The Zambezi River is the home of many strange and awe-inspiring creatures. Some consider the flowing waters as their permanent residence and others only come to play. For some, it is an annual pilgrimage, for others a once in a lifetime experience. The flowing water, the sun-baked banks and the overhanging trees provide respite, a refuge. It sustains, replenishes and invigorates. If, however, you are a fish, things might not be so chilled.
There are 93 species of kingfisher worldwide and 12 in Zambia. They are divided into three major groups – river, tree and water kingfishers, based on their preferred habitat. As the names suggest, many kingfishers prey primarily on fish, but most can’t afford to be fussy and will also help themselves to almost anything that is available, including frogs, tadpoles and crustaceans as well as dragonflies and their larvae.
Despite the name, many kingfishers are not piscivorous, but rather insectivorous and therefore, depending on their preferred food, the kingfisher will either migrate to follow the insects as they search for greener pastures or remain at their favourite fishing spot.
The Zambezi and surrounding woodlands are a happy hunting ground for many of the kingfishers found in Zambia and I would find it impossible to choose a favourite. On the Zambezi we see plenty of malachite kingfisher, with their wonderfully iridescent plumage, the African pygmy kingfisher (smaller in size than the malachite, with a slightly shorter beak and the pink to purple patch of feathers behind their ears), the giant kingfisher (the largest found in Africa), the sky-blue and tree-dwelling woodland kingfisher, the brown-hooded, grey-headed, half-collared and striped kingfisher and, of course, the pied kingfisher.
If you’re looking for a bird that is part train, part drone, part gimbal and part missile then the pied kingfisher is it.
Arguably the best flyer of the kingfishers, this aerodynamic marvel is the largest of the “true hoverers” (birds that achieve this mastery of the air by flapping alone).
Although we have all seen larger birds that appear to be “just hanging out”, they do so by flying into a headwind, allowing them to appear as if they were hovering. Kestrels, hawks and even seagulls use this method. Hummingbirds are the most skilled at remaining stationary in front of particularly sweet flower but only weigh about a quarter of the weight of a pied kingfisher, so I consider that to be cheating.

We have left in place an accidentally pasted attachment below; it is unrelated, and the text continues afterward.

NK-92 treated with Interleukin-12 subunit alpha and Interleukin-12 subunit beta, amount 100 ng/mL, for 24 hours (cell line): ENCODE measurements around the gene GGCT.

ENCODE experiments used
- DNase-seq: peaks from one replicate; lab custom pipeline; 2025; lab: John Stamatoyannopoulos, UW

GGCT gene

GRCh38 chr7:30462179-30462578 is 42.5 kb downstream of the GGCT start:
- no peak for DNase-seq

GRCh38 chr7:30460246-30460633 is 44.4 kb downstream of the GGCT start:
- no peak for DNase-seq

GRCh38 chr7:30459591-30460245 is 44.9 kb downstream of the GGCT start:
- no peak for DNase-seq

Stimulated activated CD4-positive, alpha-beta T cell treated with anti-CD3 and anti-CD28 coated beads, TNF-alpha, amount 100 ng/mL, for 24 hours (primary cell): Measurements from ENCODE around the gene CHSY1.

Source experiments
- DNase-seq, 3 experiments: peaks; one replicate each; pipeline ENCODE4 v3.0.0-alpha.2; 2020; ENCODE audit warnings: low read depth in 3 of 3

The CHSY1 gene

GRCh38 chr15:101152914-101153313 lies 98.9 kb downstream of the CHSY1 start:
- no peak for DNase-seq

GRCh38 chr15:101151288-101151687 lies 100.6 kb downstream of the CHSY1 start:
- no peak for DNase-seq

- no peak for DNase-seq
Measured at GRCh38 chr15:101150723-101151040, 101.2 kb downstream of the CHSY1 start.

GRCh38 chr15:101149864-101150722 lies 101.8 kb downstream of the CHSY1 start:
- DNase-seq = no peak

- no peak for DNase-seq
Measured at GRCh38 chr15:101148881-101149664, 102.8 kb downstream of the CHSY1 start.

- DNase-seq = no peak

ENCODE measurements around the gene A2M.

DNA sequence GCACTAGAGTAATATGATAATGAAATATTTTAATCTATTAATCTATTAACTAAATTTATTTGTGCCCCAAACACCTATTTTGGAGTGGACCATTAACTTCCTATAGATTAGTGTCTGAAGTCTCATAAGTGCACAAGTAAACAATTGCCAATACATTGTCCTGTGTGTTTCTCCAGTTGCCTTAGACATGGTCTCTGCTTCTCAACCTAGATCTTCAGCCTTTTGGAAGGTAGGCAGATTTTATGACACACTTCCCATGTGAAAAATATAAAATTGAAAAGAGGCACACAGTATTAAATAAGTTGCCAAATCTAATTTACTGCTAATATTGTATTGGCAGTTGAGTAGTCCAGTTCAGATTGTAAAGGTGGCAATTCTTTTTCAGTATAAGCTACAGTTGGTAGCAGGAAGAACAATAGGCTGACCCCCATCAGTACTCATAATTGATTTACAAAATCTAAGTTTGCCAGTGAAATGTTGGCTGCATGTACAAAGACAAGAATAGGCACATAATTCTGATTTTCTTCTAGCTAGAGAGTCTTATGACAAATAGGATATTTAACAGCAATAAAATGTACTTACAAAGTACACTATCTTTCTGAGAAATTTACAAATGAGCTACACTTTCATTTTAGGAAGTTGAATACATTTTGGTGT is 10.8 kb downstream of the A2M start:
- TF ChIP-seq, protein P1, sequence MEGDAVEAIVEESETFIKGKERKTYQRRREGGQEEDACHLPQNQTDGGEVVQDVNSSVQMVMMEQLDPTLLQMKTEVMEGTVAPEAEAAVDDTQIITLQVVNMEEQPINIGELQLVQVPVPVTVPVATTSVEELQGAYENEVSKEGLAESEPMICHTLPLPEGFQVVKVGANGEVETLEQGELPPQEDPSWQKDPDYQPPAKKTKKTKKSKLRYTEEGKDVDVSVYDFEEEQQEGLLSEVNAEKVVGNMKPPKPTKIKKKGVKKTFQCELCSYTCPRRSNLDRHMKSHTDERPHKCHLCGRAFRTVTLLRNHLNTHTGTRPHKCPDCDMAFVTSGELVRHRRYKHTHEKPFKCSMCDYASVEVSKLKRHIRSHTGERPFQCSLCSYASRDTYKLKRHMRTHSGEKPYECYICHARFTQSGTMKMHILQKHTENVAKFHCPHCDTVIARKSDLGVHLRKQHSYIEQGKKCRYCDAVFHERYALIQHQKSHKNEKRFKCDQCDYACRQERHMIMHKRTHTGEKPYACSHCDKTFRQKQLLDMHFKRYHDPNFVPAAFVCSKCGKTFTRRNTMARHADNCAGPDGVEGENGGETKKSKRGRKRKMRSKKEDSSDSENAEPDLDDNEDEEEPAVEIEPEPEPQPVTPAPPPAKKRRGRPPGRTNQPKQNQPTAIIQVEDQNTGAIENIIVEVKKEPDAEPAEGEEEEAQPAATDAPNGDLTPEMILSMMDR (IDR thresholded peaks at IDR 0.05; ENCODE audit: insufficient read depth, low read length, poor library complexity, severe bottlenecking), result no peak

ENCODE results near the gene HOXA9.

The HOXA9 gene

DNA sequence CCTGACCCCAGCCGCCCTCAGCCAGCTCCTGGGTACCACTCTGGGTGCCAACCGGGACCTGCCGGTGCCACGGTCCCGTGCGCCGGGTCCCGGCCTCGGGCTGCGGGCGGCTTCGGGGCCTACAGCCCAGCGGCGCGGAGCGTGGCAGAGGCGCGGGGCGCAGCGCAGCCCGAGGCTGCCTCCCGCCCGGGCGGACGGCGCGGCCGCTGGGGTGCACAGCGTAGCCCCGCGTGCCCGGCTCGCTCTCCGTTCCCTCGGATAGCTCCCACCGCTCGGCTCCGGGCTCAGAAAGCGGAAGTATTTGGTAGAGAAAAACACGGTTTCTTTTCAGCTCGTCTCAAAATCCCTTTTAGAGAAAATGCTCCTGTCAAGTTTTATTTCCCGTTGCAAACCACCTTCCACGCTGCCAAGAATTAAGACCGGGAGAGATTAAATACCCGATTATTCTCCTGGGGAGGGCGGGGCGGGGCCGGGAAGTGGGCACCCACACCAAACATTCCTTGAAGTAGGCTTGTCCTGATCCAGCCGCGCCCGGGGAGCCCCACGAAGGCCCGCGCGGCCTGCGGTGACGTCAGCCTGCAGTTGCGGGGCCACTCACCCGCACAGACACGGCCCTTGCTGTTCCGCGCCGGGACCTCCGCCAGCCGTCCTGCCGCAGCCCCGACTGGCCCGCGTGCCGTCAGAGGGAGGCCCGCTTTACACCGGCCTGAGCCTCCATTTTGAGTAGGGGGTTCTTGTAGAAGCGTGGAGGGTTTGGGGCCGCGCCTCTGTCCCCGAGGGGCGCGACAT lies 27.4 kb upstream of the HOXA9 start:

The pied kingfisher is the only kingfisher who hunts its prey by hovering above the water and then diving straight down like a strike missile. While hovering, its wings are frantically beating up to eight times a second, its tail feathers are constantly helping with stabilising and positioning, but its head and eyes remain absolutely motionless (like a gimbal). This allows the kingfisher to fix on its prey and to take into account reflection and refraction from the surface of the water.
Because of their ability to hover, the pied kingfisher is able to hunt for fish far from the riverbank or in the middle of a lake. They have even been spotted beyond the breakers along the coast. Whereas all other kingfishers return to a perch in order to deal with their catch, the pied kingfisher completes this pleasant task in mid-flight. With a mid-air flip of the fish, so that it goes down head first, the fishing continues without interruption.
There is a lot to learn from the not-so-humble kingfisher
Why is a pied kingfisher like a train, you ask? What is the feature of this little winged wonder that might be of interest to a trainspotter? It’s all in the nose or at least the bullet-shaped nose of Japan’s Shinkansen train that created an atmospheric pressure wave. The resultant sonic boom was definitely not popular with the locals. The shape of the kingfisher’s beak allows it to enter the water after a 10-metre dive with barely a ripple or a shock wave that would warn the fishy dinner of its impending doom. By modelling the front end of the train on the beak of a kingfisher the problem was solved.
While the pied kingfisher has concentrated on performance and, in so doing, has been the solution for the 320km/h Shinkansen train, the malachite kingfisher obviously believes that beauty is equally important.
The iridescent blue wings of the malachite kingfisher are not actually blue, in fact they are transparent. The flash of brilliant blue seen on the bird while it darts between trees and splashes into the equally blue and transparent water could be likened to a conjurer’s deception, a trick of the eye, an optical illusion.
The production of intense blue presents a challenge to nature and most vertebrates are unable to produce blue pigment. The orange of kingfisher plumage is the product of tiny pigment granules, but its cyan and blue feathers contain no pigments. These colours are ‘structural’ – in that they are created by the intricate structural arrangement of a transparent material.
A simple example could be a soap bubble which obviously contains no pigment, but appears to be every colour of the rainbow. The feathers of the malachite kingfisher, as well as many other birds, butterflies and lizards, are not pigmented and therefore don’t fade. This is presently being studied with a view to utilising this method in the production of clothing, cars and even television screens.
So the next time you visit us on the Zambezi and you’re being entertained by the antics of the local kingfisher, look carefully. Perhaps there is something about the bird that can change the world.